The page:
A Coastal Community of Practice

In 2010, the National Oceanic and Atmospheric Administration (NOAA) reported that 39 percent of the U.S. population lived in counties directly on a shoreline. By 2020, NOAA anticipates that number to grow by eight percent. Further, in an increasingly global economy, coastal communities provide harbors for commerce and trade that inland communities are more and more reliant upon.

With nearly half of the nation's population living along the shore, it's important for coastal communities to begin planning for the circumstances associated with climate change, natural disasters, and aging infrastructure—especially as they continue to grow and make investments. Here at Dewberry, we've developed a coastal community of practice that works with communities to define what's normal for them, assess their greatest threats and vulnerabilities, and then help them develop an affordable plan to address these issues.

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Coastal Resilience is Not Just for Post-Disaster Solutions

While we have a great deal of experience in assisting communities following a storm event or disaster, coastal resilience is unique in that many threats and risks are slow building, such as sea level rise. When intense rain occurs in coastal communities in low-lying, urban areas, they experience flooding due to tidal influence coupled with stormwater infrastructure that was designed for conditions decades earlier. These events are occurring more frequently and with greater impact. Even though damage may be just as severe as a 100-year flood, these events typically are not eligible for federal disaster relief programs if they are not declared disasters. Communities can't simply retreat from the coast to escape these everyday nuisances due to the amount of investments they've put in to the area and are now looking for creative, cost-effective, and sustainable solutions. This is where our coastal resilience expertise can truly prove beneficial.

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No Two Communities are Exactly the Same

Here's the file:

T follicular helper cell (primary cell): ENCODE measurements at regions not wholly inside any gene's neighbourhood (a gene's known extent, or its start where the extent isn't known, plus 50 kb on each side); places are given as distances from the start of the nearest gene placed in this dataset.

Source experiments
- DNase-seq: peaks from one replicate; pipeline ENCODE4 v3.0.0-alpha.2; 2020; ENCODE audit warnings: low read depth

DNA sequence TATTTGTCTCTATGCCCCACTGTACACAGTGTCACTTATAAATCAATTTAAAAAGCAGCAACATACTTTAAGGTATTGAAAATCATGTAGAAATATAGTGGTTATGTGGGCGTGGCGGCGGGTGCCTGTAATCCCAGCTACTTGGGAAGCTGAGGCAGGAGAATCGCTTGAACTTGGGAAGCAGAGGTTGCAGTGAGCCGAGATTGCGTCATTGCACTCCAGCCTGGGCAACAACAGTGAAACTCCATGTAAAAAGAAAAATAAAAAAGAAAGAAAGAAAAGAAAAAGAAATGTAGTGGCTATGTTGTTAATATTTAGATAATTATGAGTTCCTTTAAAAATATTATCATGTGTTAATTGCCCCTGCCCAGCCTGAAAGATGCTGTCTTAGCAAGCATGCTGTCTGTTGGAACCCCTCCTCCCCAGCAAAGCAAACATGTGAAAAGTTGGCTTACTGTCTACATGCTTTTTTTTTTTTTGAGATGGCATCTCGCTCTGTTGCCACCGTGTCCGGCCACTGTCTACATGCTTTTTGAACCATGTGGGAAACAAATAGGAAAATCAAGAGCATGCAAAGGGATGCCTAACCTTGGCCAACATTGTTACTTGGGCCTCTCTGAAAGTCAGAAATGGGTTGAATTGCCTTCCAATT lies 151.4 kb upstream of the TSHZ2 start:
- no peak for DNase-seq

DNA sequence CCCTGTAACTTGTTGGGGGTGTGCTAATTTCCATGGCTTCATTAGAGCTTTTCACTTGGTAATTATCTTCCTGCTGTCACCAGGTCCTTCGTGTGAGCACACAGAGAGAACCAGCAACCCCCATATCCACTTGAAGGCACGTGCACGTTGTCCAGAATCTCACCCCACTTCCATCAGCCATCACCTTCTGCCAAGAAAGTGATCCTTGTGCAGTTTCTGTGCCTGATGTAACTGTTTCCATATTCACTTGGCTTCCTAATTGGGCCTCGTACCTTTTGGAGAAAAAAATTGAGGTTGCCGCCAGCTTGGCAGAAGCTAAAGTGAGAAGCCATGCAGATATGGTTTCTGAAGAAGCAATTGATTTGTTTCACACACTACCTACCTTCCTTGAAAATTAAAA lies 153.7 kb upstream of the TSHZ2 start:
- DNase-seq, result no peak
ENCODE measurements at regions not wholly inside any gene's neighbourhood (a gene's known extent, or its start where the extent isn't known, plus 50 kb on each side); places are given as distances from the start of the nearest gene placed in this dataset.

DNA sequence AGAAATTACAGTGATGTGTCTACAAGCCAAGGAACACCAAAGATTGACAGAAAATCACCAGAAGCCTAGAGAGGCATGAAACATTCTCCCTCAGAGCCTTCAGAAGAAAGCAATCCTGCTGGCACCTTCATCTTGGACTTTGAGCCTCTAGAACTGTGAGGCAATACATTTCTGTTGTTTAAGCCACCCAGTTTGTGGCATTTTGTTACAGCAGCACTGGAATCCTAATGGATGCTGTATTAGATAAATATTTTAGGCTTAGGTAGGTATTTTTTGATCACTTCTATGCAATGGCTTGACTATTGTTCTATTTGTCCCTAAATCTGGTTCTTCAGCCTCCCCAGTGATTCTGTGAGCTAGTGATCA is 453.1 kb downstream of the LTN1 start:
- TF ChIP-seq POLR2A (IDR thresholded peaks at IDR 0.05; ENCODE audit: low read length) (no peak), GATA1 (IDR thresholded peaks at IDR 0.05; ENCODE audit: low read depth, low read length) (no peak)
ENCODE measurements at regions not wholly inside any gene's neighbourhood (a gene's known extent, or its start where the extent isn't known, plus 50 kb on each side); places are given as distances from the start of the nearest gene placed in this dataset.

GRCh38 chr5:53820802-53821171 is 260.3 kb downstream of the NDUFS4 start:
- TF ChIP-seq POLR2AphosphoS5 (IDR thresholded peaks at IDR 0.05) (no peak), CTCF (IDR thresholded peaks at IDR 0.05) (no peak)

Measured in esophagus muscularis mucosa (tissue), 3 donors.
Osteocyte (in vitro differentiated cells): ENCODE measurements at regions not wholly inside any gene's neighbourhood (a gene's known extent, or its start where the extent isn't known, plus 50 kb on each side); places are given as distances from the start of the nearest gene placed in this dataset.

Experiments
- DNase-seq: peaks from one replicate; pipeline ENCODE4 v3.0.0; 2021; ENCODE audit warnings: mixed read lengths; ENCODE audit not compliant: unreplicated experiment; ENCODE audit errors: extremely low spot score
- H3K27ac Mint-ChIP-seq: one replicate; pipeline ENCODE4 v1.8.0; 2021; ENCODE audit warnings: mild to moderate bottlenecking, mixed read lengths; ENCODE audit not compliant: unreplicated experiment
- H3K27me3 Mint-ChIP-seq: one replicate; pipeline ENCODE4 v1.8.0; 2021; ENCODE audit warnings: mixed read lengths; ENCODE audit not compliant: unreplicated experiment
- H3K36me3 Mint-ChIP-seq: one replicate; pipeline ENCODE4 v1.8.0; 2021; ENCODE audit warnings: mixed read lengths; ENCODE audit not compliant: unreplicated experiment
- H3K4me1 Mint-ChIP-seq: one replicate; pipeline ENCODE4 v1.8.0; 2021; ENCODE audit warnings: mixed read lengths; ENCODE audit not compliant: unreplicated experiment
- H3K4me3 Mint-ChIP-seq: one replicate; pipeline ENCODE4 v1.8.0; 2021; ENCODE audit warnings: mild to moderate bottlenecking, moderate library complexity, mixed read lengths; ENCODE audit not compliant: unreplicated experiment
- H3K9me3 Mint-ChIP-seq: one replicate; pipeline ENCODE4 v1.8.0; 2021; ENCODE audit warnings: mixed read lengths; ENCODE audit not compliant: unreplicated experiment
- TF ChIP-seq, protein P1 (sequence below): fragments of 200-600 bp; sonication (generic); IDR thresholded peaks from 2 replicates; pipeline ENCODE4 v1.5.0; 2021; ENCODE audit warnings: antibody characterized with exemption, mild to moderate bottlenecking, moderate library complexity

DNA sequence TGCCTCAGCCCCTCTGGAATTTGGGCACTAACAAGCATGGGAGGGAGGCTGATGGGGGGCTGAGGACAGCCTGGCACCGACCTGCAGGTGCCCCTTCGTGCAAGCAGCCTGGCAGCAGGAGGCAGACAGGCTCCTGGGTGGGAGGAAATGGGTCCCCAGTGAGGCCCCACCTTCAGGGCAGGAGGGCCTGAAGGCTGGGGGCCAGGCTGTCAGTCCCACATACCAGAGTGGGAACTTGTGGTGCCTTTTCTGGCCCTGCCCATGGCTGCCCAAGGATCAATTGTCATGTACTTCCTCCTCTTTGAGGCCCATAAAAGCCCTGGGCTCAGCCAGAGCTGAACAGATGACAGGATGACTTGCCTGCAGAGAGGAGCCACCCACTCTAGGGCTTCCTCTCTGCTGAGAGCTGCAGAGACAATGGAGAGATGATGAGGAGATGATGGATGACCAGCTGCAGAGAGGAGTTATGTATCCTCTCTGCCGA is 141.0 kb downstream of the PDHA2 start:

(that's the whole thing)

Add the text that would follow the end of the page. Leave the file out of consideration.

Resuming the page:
We classify coastal resilience projects into nine different categories listed below because, while all these projects are along a shoreline, their issues, threats, and risks can be vastly different.

  1. Ports and intermodal
  2. Waterfront structures, design, and evaluation
  3. Coastal processes, geomorphology, sediment budget analysis, and shoreline management planning
  4. Shoreline and estuarine habitat restoration
  5. Numerical modeling and analysis
  6. Hazard analysis and mapping
  7. Climate change, sea level rise, and adaptation/resilience planning
  8. Hazard mitigation
  9. Stormwater/green infrastructure

coastal community resilience

After classifying and understanding each unique coastal community, we begin the planning process. This involves various vulnerability assessments, modeling, map updates, benefit-cost analyses, and outreach and engagement with stakeholders. The next steps are implementation and program management, where we assist communities in execution.

A Multidisciplinary Effort

We rely on our multidisciplinary team of coastal engineers and scientists, urban planners, hazard modeling experts, geospatial analysts, climate change and sustainability experts, architects, capital planners, and community facilitators to not only develop strategies, but assist in the implementation process. An example of a project we completed along the eastern shore of Staten Island, New York, required a number of experts across our service lines. On this project, we helped design a conceptual flood protection system by taking into account sea level rise and a mix of natural and structural solutions to protect wastewater treatment plant infrastructure and the surrounding environment. Our water resources, coastal, geotechnical, civil, and environmental expertise enabled us to help develop an integrated approach to mitigate flooding effects from coastal storm surge and rainfall, and provide options for flood protection resilience due to future climate change.

While it's impossible to determine every risk a community may face, it's important to understand the cost and consequences of not taking action to the known threats and risks. I'm confident in our multidisciplinary approach towards coastal resilience, and truly believe that our customized framework gives clients the tools, services, and specialized expertise they may need as they work to create a resilient community.

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  • John Hoffman
    John Hoffman
 
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